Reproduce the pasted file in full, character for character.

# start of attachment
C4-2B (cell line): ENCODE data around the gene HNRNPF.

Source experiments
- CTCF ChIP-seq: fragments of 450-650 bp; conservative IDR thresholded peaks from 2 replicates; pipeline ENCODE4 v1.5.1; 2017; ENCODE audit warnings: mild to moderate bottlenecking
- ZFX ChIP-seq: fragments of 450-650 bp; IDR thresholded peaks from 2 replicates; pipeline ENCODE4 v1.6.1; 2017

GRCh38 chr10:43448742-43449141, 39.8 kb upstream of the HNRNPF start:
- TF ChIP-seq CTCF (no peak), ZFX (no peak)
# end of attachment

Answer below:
C4-2B (cell line): ENCODE data around the gene HNRNPF.

Source experiments
- CTCF ChIP-seq: fragments of 450-650 bp; conservative IDR thresholded peaks from 2 replicates; pipeline ENCODE4 v1.5.1; 2017; ENCODE audit warnings: mild to moderate bottlenecking
- ZFX ChIP-seq: fragments of 450-650 bp; IDR thresholded peaks from 2 replicates; pipeline ENCODE4 v1.6.1; 2017

GRCh38 chr10:43448742-43449141, 39.8 kb upstream of the HNRNPF start:
- TF ChIP-seq CTCF (no peak), ZFX (no peak)